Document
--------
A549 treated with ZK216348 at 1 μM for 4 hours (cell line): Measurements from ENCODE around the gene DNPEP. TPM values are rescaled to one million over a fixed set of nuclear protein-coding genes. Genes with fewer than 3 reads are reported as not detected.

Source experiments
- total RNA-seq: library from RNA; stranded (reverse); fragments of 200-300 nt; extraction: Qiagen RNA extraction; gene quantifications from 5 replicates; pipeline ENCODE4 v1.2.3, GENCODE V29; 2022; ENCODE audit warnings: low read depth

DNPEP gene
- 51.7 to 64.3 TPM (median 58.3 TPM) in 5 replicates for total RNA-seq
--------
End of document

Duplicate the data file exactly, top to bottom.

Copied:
A549 treated with ZK216348 at 1 μM for 4 hours (cell line): Measurements from ENCODE around the gene DNPEP. TPM values are rescaled to one million over a fixed set of nuclear protein-coding genes. Genes with fewer than 3 reads are reported as not detected.

Source experiments
- total RNA-seq: library from RNA; stranded (reverse); fragments of 200-300 nt; extraction: Qiagen RNA extraction; gene quantifications from 5 replicates; pipeline ENCODE4 v1.2.3, GENCODE V29; 2022; ENCODE audit warnings: low read depth

DNPEP gene
- 51.7 to 64.3 TPM (median 58.3 TPM) in 5 replicates for total RNA-seq